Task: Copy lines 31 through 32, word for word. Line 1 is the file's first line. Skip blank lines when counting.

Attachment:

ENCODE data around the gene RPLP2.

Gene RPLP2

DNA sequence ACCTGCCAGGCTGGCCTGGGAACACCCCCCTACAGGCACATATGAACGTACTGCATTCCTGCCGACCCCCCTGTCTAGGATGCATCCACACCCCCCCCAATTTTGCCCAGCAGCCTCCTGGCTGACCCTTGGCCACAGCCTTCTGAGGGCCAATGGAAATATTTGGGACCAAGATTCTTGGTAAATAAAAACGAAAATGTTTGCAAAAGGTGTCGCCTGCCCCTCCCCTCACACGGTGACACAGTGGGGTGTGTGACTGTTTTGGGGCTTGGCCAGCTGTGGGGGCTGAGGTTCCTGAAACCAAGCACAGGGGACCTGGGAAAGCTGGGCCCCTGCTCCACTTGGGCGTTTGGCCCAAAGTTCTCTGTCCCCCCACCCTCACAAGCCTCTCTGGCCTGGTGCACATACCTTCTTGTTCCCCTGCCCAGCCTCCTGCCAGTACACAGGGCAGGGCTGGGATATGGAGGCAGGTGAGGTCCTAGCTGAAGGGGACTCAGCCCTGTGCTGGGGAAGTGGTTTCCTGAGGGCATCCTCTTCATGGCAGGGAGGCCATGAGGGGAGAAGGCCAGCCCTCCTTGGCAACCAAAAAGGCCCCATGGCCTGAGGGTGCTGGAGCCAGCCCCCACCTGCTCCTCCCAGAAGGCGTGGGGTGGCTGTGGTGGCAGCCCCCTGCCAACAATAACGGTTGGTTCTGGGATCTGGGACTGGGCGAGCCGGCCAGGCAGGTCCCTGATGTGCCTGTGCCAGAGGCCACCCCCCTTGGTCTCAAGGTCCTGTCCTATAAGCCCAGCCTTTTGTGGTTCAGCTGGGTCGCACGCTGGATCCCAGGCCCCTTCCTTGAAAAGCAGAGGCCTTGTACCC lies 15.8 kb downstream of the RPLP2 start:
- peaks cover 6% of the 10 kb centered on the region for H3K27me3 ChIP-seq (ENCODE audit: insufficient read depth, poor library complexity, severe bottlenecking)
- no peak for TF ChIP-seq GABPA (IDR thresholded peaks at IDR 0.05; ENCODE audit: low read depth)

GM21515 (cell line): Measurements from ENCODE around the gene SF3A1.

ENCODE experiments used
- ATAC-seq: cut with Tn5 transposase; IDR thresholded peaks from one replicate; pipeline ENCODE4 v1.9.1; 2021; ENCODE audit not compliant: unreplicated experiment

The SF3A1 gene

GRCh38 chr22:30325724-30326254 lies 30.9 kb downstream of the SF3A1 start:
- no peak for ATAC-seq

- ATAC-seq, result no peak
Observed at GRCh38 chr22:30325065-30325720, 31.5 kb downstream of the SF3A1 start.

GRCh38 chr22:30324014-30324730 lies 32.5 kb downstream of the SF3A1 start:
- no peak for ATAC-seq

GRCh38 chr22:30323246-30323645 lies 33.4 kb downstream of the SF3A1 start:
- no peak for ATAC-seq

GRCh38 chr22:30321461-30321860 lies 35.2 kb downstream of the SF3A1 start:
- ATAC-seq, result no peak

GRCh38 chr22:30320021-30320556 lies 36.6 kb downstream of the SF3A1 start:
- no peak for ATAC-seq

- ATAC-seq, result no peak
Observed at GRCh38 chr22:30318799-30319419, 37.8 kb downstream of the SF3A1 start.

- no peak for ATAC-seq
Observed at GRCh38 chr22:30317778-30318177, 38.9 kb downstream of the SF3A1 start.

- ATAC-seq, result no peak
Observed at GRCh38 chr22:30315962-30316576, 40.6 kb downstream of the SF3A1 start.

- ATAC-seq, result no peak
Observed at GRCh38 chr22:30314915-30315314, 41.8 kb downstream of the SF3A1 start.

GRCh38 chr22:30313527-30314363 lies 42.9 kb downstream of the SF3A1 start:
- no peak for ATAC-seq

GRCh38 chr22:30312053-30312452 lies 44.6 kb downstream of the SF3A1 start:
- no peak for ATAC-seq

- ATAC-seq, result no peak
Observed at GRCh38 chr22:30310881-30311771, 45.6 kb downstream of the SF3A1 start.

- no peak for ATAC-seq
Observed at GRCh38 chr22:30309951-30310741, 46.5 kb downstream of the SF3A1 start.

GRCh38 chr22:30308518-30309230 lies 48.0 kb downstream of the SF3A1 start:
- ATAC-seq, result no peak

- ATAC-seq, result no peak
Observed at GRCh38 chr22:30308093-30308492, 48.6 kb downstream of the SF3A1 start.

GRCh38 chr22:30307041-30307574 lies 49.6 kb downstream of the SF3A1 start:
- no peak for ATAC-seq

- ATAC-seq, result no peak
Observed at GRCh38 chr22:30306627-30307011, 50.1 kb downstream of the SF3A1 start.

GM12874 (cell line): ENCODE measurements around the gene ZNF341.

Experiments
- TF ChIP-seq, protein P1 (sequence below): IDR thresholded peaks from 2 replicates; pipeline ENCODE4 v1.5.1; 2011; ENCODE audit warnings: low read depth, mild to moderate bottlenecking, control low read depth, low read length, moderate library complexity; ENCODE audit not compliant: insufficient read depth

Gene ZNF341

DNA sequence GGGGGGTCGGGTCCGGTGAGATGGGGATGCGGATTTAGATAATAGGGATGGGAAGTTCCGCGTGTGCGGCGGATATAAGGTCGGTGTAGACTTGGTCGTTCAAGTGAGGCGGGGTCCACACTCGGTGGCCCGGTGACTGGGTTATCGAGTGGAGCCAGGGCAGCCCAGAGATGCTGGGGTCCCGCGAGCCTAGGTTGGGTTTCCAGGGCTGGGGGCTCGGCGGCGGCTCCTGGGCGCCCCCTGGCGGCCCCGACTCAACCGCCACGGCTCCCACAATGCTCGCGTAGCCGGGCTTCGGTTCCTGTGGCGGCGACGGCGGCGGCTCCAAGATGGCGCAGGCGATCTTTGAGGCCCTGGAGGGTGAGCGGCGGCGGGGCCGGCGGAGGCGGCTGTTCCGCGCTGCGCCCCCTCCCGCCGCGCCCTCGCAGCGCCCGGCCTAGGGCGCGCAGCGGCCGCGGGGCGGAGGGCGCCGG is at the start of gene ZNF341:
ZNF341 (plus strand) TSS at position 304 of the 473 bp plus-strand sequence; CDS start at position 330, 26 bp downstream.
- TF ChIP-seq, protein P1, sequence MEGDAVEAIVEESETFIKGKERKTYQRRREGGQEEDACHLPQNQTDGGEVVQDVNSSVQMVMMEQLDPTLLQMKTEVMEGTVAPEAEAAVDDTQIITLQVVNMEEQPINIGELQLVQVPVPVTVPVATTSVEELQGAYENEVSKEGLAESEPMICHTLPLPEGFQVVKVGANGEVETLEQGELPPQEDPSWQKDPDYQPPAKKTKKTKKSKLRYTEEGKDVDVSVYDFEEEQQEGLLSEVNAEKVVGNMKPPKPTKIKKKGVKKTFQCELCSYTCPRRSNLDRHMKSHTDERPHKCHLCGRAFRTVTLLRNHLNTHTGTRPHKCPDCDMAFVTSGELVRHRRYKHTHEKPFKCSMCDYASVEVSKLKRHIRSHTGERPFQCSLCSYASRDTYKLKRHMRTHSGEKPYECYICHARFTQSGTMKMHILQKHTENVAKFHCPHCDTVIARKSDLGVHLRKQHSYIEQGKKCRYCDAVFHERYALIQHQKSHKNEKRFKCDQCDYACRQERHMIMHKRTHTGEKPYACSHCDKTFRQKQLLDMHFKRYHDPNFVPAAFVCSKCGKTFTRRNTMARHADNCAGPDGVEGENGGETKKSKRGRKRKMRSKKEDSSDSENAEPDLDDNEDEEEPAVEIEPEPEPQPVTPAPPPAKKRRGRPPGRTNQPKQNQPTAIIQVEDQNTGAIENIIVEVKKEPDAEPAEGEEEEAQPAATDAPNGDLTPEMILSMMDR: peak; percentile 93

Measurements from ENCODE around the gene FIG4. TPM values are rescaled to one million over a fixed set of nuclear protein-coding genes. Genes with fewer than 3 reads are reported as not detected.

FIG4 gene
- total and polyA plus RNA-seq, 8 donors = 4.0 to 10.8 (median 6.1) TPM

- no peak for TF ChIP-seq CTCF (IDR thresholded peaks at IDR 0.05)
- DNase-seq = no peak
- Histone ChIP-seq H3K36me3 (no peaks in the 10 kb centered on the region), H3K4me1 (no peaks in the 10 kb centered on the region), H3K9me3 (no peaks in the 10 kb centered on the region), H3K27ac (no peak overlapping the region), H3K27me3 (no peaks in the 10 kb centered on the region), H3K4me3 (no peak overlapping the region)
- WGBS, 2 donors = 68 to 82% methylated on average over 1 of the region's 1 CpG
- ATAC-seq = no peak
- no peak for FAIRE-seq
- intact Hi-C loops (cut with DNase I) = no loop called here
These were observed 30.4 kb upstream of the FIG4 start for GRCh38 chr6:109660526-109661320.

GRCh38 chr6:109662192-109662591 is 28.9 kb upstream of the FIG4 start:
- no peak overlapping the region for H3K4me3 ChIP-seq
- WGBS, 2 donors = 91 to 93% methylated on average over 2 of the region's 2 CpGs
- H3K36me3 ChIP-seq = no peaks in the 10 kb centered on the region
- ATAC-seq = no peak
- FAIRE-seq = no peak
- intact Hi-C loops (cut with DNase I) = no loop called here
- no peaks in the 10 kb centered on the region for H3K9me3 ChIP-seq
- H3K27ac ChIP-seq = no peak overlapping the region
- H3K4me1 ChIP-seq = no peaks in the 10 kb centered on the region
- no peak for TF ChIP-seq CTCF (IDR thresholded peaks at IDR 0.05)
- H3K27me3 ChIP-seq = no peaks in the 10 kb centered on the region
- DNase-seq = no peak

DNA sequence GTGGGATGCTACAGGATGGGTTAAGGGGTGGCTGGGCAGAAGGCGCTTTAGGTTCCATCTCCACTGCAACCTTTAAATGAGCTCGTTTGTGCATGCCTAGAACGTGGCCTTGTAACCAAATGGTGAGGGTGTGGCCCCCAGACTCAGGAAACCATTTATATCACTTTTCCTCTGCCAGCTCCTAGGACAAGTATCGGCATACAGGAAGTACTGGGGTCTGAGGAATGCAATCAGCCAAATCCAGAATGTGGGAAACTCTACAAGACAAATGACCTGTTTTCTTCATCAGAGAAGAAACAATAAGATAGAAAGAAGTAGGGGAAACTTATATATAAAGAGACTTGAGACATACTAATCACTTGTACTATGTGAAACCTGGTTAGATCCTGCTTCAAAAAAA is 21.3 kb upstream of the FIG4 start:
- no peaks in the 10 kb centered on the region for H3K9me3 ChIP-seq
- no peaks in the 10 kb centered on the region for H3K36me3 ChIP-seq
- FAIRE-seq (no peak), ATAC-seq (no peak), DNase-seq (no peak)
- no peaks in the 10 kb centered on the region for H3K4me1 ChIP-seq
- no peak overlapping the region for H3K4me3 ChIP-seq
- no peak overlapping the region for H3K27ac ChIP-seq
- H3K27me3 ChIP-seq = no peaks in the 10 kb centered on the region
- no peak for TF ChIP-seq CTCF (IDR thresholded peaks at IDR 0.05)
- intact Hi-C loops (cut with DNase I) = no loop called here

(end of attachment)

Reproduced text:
- no peak for ATAC-seq

GRCh38 chr22:30312053-30312452 lies 44.6 kb downstream of the SF3A1 start: